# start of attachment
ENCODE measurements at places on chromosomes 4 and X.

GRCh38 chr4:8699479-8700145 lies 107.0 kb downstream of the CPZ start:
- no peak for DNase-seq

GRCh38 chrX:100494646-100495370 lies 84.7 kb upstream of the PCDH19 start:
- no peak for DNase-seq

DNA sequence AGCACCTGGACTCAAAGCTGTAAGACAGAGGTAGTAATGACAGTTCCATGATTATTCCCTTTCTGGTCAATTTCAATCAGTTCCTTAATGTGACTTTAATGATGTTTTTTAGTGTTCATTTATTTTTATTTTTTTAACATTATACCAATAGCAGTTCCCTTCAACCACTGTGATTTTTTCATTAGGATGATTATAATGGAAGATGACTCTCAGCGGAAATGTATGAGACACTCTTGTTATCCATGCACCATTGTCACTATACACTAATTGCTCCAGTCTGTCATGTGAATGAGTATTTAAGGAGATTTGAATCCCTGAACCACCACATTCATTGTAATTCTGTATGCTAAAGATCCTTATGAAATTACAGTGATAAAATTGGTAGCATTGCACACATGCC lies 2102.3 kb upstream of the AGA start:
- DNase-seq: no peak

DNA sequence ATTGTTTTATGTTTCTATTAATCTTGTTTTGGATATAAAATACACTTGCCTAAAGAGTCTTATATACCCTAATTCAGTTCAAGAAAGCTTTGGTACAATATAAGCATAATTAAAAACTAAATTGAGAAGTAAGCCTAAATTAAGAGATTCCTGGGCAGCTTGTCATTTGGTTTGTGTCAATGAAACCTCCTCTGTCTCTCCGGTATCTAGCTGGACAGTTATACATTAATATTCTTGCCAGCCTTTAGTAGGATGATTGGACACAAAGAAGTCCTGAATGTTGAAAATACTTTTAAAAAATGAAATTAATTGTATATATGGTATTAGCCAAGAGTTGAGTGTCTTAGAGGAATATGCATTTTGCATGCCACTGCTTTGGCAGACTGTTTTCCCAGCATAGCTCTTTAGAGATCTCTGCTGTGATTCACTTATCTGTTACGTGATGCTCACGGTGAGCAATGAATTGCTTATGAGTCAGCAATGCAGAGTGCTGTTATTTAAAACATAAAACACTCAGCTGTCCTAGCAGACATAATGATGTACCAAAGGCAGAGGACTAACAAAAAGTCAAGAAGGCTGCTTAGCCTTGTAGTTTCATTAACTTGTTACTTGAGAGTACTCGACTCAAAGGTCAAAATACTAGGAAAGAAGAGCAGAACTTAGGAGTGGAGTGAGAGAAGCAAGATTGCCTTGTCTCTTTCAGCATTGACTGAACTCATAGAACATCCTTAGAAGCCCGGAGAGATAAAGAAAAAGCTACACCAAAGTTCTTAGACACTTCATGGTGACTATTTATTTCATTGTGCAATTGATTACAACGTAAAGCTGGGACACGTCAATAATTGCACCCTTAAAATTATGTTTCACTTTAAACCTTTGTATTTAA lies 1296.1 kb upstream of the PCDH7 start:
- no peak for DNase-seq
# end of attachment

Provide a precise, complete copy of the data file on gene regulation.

ENCODE measurements at places on chromosomes 4 and X.

GRCh38 chr4:8699479-8700145 lies 107.0 kb downstream of the CPZ start:
- no peak for DNase-seq

GRCh38 chrX:100494646-100495370 lies 84.7 kb upstream of the PCDH19 start:
- no peak for DNase-seq

DNA sequence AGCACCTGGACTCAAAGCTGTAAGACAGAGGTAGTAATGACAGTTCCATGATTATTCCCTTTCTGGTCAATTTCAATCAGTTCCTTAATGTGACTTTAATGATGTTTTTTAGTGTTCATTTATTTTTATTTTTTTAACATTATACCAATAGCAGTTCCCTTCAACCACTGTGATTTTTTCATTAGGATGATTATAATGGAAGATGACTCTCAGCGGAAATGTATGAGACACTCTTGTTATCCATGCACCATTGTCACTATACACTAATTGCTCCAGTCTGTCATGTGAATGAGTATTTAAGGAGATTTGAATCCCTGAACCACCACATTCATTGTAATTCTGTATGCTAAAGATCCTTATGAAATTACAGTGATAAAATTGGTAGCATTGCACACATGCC lies 2102.3 kb upstream of the AGA start:
- DNase-seq: no peak

DNA sequence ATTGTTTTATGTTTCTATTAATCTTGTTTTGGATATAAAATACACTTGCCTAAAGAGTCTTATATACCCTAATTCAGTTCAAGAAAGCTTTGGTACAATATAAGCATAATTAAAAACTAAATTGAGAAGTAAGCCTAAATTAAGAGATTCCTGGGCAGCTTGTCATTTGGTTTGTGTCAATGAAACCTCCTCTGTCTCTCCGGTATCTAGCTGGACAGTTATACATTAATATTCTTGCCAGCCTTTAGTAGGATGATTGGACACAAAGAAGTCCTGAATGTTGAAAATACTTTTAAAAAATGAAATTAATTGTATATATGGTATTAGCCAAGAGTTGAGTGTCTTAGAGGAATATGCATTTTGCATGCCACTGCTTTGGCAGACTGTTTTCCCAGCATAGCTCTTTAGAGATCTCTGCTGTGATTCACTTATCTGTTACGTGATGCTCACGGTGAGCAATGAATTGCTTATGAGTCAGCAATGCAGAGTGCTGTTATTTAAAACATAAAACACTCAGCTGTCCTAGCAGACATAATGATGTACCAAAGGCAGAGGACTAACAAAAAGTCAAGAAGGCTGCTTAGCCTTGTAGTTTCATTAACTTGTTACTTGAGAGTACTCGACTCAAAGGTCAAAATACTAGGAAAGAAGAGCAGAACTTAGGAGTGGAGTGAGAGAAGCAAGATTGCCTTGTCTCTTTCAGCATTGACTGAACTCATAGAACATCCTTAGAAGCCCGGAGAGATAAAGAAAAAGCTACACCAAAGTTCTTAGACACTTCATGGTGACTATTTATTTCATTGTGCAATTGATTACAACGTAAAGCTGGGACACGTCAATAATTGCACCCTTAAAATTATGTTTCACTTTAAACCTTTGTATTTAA lies 1296.1 kb upstream of the PCDH7 start:
- no peak for DNase-seq